The BUSAC Fund Manager, Mr. Nicolas J. Gebara has emphasized the need for key stakeholders in the agricultural sub sector of the economy to come together and work towards the growth of the sector.
He said the agricultural sub sector remains a major driver of change; hence growth in the sector will result in significant improvement in the Ghanaian economy. Speaking on the theme, "Agri-business Advocacy; BUSAC Fund Perspectives" at the Development Policy and Practice Talk (DPPT) Forum organized by the University of Ghana's Development Policy Poverty Monitoring and Evaluation Centre of Research Excellence (DPPME), Mr. Gebara also highlighted the BUSAC Fund's achievements in Ghana's agricultural sector, as well as lessons learnt during the implementation of business advocacy activities over the past ten years.
In collaboration with the Institute of Statistical, Social and Economic Research (ISSER), the DPPME organized the forum at the ISSER Seminar Room from 13th to 15th May, 2015 to engage both the academia and industry in discussions relating to food marketing and poverty alleviation and corporate social responsibility for SMEs and Global Multinational Enterprises (MNEs).
During his presentation, Mr. Gebara explained that the BUSAC Fund has supported advocacy in the agricultural sector because growth in this sector has been identified as the major driver of poverty reduction in Ghana. He further explained that being the largest source of employment for Ghanaians, the agricultural sector needs more advocacy interventions in order to improve the livelihoods of farmers, food security, land use rights and gender-based constraints.
Speaking about the achievements of the Fund in the agricultural sector, Mr. Gebara pointed out that the BUSAC Fund has supported initiatives that promote private-public sector dialogue to establish and implement policy frameworks that enhance the business environment of the agricultural sector and encourage private investments.
Mr. Gebara further revealed that during its ten years of operations, the BUSAC Fund approved a total of 277 advocacy grants to agricultural sector-based business associations to enable them advocate the removal of constraints related to agricultural inputs, extension service delivery, infrastructure (markets, access roads, irrigation dams, industrial sites, etc), enforcement of regulations and standards, access to land, etc. Mr. Gebara further explained that out of the 277 grants the Fund approved for associations within the agricultural sector, 37% had fully achieved their objectives, 38% had partially achieved their objectives and 19% had not achieved their objectives.
Regarding challenges, Mr. Gebara cited Lack of data at different levels of the value chain, inadequate extension services to improve the farmers' productivity and compliance to international standards and lack of transparency in the pricing mechanism for farmers as some of the major constraints hampering agricultural productivity and returns.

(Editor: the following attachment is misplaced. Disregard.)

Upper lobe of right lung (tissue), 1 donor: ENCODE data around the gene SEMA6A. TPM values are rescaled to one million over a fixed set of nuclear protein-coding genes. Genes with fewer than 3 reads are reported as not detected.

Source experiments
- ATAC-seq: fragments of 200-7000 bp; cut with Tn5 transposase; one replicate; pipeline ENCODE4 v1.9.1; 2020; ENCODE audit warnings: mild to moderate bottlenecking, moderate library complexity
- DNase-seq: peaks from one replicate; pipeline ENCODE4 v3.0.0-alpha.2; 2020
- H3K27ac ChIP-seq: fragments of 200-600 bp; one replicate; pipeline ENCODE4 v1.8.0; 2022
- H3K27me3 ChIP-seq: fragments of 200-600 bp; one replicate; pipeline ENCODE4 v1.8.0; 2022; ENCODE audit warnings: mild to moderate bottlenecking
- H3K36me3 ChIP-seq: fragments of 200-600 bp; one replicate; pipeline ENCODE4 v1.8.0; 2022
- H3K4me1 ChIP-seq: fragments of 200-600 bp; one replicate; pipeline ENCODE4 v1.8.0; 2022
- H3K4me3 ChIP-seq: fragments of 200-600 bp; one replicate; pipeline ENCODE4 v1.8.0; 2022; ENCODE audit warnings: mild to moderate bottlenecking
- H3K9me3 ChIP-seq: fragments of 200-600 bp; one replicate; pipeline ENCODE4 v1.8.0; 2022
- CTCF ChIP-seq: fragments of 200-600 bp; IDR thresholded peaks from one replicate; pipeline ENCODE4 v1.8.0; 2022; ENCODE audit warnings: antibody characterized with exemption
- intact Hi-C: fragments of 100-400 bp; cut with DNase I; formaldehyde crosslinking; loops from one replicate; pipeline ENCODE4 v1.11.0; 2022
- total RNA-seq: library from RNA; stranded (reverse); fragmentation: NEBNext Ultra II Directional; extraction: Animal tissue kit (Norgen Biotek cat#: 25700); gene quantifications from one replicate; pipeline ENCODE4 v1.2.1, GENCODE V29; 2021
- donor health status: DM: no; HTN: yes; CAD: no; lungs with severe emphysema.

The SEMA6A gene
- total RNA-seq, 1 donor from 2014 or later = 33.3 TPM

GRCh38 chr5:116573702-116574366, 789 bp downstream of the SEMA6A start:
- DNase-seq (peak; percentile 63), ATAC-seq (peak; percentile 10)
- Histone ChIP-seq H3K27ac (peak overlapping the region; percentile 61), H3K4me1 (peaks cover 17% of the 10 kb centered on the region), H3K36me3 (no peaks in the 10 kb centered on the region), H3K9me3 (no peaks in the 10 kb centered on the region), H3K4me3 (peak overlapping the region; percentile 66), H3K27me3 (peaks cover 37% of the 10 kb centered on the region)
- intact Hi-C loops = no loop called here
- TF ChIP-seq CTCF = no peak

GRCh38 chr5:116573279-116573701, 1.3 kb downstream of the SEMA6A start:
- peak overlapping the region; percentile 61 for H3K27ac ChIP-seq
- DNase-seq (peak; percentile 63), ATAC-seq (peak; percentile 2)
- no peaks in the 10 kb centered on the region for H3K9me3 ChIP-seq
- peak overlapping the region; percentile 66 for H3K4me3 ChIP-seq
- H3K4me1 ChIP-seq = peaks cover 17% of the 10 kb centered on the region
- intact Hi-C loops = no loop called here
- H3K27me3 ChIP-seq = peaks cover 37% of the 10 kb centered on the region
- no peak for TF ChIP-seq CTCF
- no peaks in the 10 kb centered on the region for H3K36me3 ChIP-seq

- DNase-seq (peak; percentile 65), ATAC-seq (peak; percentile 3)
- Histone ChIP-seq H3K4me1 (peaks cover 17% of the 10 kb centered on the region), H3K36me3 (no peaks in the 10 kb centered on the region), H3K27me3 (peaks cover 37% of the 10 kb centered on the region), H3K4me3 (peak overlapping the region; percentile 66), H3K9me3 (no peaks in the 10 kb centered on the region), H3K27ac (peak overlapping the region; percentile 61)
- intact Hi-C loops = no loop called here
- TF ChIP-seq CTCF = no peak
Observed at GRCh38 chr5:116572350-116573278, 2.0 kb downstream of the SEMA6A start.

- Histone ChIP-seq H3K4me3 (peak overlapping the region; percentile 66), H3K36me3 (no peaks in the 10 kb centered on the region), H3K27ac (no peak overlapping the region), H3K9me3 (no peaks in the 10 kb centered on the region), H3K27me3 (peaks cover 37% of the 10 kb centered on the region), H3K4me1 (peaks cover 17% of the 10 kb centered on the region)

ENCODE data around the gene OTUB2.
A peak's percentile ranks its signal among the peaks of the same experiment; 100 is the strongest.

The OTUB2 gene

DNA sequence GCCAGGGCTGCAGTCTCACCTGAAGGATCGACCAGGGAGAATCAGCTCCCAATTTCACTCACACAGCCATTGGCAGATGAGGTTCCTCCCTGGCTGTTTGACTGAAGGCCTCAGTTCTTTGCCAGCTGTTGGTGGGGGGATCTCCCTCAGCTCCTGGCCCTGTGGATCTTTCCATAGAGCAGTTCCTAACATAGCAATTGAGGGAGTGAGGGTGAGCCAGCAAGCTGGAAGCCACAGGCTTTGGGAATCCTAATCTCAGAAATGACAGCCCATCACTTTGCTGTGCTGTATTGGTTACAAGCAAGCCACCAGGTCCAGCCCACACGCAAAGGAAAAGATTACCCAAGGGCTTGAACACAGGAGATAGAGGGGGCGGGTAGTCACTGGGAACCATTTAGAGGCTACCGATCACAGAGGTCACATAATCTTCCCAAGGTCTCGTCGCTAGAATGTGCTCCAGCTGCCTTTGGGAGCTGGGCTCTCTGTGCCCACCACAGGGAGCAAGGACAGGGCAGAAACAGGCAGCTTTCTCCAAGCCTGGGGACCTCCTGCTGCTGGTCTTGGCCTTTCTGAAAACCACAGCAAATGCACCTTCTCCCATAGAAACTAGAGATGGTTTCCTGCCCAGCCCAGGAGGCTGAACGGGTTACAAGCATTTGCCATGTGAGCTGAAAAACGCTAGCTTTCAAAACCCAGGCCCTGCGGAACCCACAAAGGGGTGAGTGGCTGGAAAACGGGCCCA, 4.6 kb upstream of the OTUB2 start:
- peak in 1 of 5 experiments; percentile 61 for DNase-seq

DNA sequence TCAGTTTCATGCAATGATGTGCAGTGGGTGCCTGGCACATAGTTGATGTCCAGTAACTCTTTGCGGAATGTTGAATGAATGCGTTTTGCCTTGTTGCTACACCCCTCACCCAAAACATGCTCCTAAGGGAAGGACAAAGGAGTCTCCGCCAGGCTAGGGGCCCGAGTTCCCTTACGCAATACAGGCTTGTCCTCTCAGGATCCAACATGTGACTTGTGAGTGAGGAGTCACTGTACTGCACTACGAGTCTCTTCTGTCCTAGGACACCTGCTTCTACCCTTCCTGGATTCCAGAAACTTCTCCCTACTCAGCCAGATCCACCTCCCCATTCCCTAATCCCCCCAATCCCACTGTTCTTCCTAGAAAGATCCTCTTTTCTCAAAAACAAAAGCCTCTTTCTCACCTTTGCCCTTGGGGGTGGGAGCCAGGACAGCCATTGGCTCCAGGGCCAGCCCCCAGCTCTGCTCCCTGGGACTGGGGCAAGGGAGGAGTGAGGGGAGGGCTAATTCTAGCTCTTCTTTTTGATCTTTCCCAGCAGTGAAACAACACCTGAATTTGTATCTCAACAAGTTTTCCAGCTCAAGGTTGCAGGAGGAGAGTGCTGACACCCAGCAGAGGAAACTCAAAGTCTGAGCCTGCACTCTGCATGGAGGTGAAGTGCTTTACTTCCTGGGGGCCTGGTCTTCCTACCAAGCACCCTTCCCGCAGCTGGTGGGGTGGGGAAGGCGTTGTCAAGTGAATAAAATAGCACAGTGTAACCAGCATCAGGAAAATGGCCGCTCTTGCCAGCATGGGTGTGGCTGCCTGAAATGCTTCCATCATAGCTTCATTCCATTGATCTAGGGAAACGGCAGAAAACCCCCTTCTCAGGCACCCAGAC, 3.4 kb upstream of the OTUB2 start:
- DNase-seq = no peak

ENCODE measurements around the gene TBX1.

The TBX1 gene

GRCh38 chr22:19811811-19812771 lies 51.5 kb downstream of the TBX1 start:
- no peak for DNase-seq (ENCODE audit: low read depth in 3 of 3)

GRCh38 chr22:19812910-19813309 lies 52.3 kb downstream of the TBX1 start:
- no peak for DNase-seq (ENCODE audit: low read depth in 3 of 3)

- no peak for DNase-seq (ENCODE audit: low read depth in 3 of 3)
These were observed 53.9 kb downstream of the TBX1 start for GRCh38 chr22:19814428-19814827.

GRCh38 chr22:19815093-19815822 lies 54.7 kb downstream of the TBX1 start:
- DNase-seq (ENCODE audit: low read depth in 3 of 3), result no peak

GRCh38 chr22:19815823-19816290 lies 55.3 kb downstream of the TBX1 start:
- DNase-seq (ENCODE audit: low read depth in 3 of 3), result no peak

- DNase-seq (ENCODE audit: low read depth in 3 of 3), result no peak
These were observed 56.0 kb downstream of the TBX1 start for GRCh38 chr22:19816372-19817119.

As part of efforts to foster collaboration and dialogue between academia and the private business sector, the BUSAC Fund facilitated the participation of selected business associations in the forum. Participants at the forum included officials from ISSER, the University of Ghana Business School, BUSAC Fund, Ministry of Food and Agriculture and BUSAC Fund grantees such as the Ghana National Association of Poultry Farmers (GNAPF), Association of Ghana Industries (AGI), National Union of Aquaculture Associations (NUACA) and Ghana Tourism Federation (GHATOF).
Delivering a presentation on the topic "Food Marketing and Poverty alleviation", the guest speaker for the day, Prof. Klaus G. Grunert from Aarhus University in Denmark, pointed out that all over the world, consumer demand and preference for food is constantly changing and becoming more complex, thus necessitating the need for all actors in the food value chain to reassess their role in the value creation process as well as their linkages to other chain actors in order to meet the consumer's demand.
Prof. Grunert further stated that increasing consumer interest in quality, responsibility and authenticity is leading to demands on food products that no single value chain actor can fulfill, and that this challenge can best be addressed by a stronger cooperation among different value chain actors. He further explained that much of these new consumer demands relate to credence characteristics of food which makes it increasingly important for physical product flows to be supplemented by information flow.
In the course of his discussions with participants, Prof. Klaus also gave insights into new developments in food consumers' behavior in different parts of the world, and explained the implications for the food marketing activities of farmers, food processors and food retailers.
By Ebenezer Kpentey, the BUSAC Fund